Our Favourite DNA Facts

Just like the uniqueness of our DNA, we wanted to share some of our favourite, unique facts about DNA

DNA - or Deoxyribonucleic Acid - is our unique, genetic code that exists in all humans and nearly all living organisms. These special codes in DNA store information and are made up of four chemical bases known as adenine (A ), guanine (G ), cytosine (C ), and thymine (T ). Depending on the order that these bases occur in, the information that is stored in the DNA will determine how the DNA is built and maintained, resulting in making you, you!

Just like the uniqueness of our DNA, we wanted to share some of our favourite, unique facts about DNA:

1. About 8 % of the human DNA is made up of ancient viruses that used to infect us

Recent research has found that viruses that first infected our ancestors thousands of years ago still remain in amongst our genes today. Retroviruses such as HIV are just one of the viruses scientists have traced back, due to their distinctive genes found across stretches of DNA and the way they are able to duplicate themselves by infecting cells.

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2. Scientists have found out that a total of 510 DNA codes have been lost throughout the process of human evolution.

By comparing a large group of extinct and modern day species against the human genome, scientists were able to identify these code losses. With these deletions come different changes that our body has endured over the years, including the increase of our brain size and also removing sensory whiskers from our faces.

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3. You could fit over 25,000 strands of DNA side by side into the width of a single human hair.

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4. It’s probably not that surprising to learn that humans share 98% of our DNA with chimpanzees–but incredibly, we also share 70% with slugs and 50% with bananas

In the past scientists thought we evolved from chimpanzees due to us sharing 98% of DNA together, however, the genetic gap is now looking like too great a step for that to be the case. That said Humans and chimps as a species are very closely related hence why we have very similar DNA, demonstrated by our bodies and behaviour. Similarly with bananas and slugs, plant and animal life separated around 1.5 billion years ago but still allows us to trace back ancient DNA coding that explain why we share such a high percentage.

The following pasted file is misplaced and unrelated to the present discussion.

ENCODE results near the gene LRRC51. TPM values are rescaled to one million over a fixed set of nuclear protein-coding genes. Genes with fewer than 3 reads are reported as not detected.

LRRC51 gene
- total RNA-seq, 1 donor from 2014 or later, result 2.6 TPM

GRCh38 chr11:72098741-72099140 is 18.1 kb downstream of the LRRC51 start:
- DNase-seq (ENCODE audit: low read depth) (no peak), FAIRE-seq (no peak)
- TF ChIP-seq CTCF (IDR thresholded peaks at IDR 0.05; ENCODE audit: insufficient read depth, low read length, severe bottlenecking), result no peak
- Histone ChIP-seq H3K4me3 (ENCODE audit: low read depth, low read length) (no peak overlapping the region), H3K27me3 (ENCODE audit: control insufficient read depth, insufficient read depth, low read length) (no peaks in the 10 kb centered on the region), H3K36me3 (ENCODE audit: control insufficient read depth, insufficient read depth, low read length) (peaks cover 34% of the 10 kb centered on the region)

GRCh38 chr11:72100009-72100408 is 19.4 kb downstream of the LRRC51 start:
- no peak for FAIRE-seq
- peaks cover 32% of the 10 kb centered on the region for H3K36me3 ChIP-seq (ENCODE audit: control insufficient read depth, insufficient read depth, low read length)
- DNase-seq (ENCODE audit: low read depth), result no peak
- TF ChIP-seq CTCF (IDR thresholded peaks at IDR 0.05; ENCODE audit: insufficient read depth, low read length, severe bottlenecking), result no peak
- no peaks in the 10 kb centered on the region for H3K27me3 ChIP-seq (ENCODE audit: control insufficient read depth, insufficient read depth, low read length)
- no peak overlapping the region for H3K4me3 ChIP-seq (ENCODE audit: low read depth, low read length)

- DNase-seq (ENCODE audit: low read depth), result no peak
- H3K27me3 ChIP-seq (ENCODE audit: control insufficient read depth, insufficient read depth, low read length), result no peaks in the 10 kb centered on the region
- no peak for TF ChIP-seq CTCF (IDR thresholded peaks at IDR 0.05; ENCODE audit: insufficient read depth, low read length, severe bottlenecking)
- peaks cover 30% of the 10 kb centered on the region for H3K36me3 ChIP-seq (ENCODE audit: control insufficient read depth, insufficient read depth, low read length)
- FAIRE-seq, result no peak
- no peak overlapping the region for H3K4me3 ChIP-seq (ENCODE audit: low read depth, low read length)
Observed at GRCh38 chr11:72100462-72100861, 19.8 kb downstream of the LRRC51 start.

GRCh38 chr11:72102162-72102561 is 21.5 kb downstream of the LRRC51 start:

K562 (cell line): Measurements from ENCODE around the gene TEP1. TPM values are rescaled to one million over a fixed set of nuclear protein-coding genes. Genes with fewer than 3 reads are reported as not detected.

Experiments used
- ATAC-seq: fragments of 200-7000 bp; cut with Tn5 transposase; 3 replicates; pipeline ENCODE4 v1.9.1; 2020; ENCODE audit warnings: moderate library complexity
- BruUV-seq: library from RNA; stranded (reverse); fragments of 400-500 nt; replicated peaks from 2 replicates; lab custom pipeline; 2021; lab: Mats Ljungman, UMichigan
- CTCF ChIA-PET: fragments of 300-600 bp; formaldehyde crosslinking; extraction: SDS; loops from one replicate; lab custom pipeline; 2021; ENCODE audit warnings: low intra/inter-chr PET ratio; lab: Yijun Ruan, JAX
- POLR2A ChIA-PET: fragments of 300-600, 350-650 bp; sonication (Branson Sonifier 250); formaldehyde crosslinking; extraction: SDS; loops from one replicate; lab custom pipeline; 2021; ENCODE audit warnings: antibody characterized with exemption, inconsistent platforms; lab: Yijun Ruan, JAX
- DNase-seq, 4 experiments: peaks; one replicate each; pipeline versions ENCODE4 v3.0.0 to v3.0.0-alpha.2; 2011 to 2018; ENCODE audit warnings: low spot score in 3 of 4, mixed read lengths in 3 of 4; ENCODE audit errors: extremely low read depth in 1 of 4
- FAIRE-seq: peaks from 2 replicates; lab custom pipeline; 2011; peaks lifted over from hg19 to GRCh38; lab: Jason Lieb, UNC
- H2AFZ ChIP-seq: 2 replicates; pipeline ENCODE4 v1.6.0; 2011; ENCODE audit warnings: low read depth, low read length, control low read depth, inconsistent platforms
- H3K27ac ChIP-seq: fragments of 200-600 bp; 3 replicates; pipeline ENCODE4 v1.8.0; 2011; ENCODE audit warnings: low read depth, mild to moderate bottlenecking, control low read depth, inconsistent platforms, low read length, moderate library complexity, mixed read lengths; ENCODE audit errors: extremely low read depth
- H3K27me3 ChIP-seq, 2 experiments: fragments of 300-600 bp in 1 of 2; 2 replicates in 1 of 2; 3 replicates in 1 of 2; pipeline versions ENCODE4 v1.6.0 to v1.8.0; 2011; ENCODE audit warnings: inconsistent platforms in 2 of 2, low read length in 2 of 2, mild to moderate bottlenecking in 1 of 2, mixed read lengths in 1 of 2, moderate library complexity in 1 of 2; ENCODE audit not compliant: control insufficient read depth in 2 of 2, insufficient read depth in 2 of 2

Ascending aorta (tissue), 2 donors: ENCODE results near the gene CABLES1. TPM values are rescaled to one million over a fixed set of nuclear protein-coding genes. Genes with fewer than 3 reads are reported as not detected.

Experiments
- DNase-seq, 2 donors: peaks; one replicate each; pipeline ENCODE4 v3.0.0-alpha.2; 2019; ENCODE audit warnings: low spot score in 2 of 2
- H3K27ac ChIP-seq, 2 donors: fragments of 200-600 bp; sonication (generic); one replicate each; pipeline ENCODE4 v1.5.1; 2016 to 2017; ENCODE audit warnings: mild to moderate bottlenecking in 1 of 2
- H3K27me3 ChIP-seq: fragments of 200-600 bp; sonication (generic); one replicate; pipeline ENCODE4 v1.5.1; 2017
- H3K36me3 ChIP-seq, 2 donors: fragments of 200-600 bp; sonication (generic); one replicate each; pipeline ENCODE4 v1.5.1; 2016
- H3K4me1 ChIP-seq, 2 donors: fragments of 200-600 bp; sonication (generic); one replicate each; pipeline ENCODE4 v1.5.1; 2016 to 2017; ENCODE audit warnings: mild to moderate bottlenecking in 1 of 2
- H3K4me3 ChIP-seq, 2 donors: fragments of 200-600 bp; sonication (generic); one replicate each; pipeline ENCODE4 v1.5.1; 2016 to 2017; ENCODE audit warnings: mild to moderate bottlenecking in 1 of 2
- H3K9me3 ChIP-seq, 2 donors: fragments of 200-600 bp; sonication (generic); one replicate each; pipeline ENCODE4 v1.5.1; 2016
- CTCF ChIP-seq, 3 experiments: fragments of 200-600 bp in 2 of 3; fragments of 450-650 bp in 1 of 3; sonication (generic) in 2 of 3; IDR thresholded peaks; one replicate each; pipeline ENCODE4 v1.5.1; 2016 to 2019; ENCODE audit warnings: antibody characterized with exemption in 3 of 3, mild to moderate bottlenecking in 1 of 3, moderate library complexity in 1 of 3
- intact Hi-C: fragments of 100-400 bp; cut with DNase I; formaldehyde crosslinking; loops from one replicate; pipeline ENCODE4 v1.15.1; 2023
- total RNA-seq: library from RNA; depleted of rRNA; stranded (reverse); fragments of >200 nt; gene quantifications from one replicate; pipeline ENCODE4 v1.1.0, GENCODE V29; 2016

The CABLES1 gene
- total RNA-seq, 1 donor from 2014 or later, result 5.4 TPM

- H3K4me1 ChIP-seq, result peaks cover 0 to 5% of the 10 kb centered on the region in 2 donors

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5. You share 99.9 percent of your DNA with every other human.

Although this number is high, the 0.1% left allows us to use this tiny differences and identify our ancestors and their geographical location for both men and women. This small difference also allows us to know that physical characteristics that you can visibly see are different make up this 0.1% including things such as skull shape and skin colour.

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6. Stephen Hawking’s DNA is saved in digital form on a large memory device called the Immortality Drive on the International Space Station

The Immortality Drive was created so that immortal DNA could be stored forever, securing history for anyone to find. Acting as a giant memory device, the genetic information stored from a range of people including athletes and musicians was launched to the international space station in 2008.

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7. Apparently, DNA has a half-life of 521 years. This in simple terms means that the oldest organism that could be cloned could not be more than 2 million years old! So we could never clone a dinosaur!

With the last dinosaurs dying out around 65 million years ago, even preserving DNA at -5 degrees would be unreadable after 1.5 million years and then completely obliterated after 6.8 million years, making the chances of dinosaurs returning, impossible. No doubt though some people will keep trying.

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8. The first animal to have its DNA completely sequenced was a nematode worm in 1998.

This was due to the rapid genetics of the nematode worm meaning that the worm would grow quickly and due to its small size, could be contained in the lab easily. Although being much simpler than the human system, many of the signals involved are also replicated in more complex organisms and this resulted in new finds within the genes behind behaviour and muscle movement.

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9. One person can have two sets of DNA, which is known as Chimerism.

The term ‘chimerism’ descends from Greek mythology relating to a creature that is part lioness, part goat and part snake. Chimerism can occur if a twin dies early in the uterus or fraternal twins can also have the condition; this is where the chromosomes of the twins are swapped with each other, sometimes resulting in visible effects.

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10. The human genome is not easy to decode. You need to type a lot of words to make it done.

Imagine that you can work in eight hours day. Each minute, you can type 60 words. To type all of the human genome, you have to spend 50 years. There are 3 billion units that make up the human being genome, taking scientists over a decade to decode it and finally finish this in 2001.

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